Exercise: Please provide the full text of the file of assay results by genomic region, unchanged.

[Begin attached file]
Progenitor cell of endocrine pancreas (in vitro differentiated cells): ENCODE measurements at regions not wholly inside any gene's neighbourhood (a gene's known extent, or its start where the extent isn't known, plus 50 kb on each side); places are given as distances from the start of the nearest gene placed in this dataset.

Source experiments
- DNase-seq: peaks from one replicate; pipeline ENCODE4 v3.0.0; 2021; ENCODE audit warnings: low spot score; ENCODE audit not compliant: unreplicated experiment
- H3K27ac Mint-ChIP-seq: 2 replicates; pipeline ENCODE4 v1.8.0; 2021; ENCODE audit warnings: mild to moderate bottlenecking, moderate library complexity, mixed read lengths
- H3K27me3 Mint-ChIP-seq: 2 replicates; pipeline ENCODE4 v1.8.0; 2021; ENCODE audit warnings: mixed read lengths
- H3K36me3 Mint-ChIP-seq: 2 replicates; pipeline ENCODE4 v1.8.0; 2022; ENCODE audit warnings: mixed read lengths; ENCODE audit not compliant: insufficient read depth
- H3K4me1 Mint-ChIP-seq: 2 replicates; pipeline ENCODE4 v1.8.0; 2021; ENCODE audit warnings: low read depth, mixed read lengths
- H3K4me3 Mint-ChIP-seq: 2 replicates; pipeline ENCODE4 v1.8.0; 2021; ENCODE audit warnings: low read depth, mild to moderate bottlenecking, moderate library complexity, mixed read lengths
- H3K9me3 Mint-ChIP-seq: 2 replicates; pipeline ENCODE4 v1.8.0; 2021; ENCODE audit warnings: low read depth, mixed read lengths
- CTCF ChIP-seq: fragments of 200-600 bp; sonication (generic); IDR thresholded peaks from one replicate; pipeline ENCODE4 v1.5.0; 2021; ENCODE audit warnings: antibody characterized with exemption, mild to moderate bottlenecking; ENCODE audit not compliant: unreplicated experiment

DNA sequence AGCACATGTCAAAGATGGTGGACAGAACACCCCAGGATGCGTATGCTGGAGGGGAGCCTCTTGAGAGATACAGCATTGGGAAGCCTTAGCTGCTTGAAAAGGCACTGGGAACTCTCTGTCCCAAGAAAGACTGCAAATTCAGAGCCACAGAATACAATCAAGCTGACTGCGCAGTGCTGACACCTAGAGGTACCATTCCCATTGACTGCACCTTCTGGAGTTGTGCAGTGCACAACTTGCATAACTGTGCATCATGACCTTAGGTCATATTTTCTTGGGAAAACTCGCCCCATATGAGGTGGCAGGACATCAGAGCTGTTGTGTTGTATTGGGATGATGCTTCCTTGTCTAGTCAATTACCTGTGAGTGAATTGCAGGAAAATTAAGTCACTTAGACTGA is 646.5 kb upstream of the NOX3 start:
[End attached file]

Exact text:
Progenitor cell of endocrine pancreas (in vitro differentiated cells): ENCODE measurements at regions not wholly inside any gene's neighbourhood (a gene's known extent, or its start where the extent isn't known, plus 50 kb on each side); places are given as distances from the start of the nearest gene placed in this dataset.

Source experiments
- DNase-seq: peaks from one replicate; pipeline ENCODE4 v3.0.0; 2021; ENCODE audit warnings: low spot score; ENCODE audit not compliant: unreplicated experiment
- H3K27ac Mint-ChIP-seq: 2 replicates; pipeline ENCODE4 v1.8.0; 2021; ENCODE audit warnings: mild to moderate bottlenecking, moderate library complexity, mixed read lengths
- H3K27me3 Mint-ChIP-seq: 2 replicates; pipeline ENCODE4 v1.8.0; 2021; ENCODE audit warnings: mixed read lengths
- H3K36me3 Mint-ChIP-seq: 2 replicates; pipeline ENCODE4 v1.8.0; 2022; ENCODE audit warnings: mixed read lengths; ENCODE audit not compliant: insufficient read depth
- H3K4me1 Mint-ChIP-seq: 2 replicates; pipeline ENCODE4 v1.8.0; 2021; ENCODE audit warnings: low read depth, mixed read lengths
- H3K4me3 Mint-ChIP-seq: 2 replicates; pipeline ENCODE4 v1.8.0; 2021; ENCODE audit warnings: low read depth, mild to moderate bottlenecking, moderate library complexity, mixed read lengths
- H3K9me3 Mint-ChIP-seq: 2 replicates; pipeline ENCODE4 v1.8.0; 2021; ENCODE audit warnings: low read depth, mixed read lengths
- CTCF ChIP-seq: fragments of 200-600 bp; sonication (generic); IDR thresholded peaks from one replicate; pipeline ENCODE4 v1.5.0; 2021; ENCODE audit warnings: antibody characterized with exemption, mild to moderate bottlenecking; ENCODE audit not compliant: unreplicated experiment

DNA sequence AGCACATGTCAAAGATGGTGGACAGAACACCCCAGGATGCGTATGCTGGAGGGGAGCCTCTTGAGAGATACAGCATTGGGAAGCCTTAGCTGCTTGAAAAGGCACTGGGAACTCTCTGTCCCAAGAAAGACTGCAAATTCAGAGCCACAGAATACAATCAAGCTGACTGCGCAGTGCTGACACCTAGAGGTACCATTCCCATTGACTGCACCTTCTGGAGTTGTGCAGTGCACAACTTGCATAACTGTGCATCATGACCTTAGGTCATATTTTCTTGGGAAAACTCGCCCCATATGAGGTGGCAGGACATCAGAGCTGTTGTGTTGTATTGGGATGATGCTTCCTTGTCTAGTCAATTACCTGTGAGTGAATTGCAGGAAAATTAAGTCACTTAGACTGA is 646.5 kb upstream of the NOX3 start: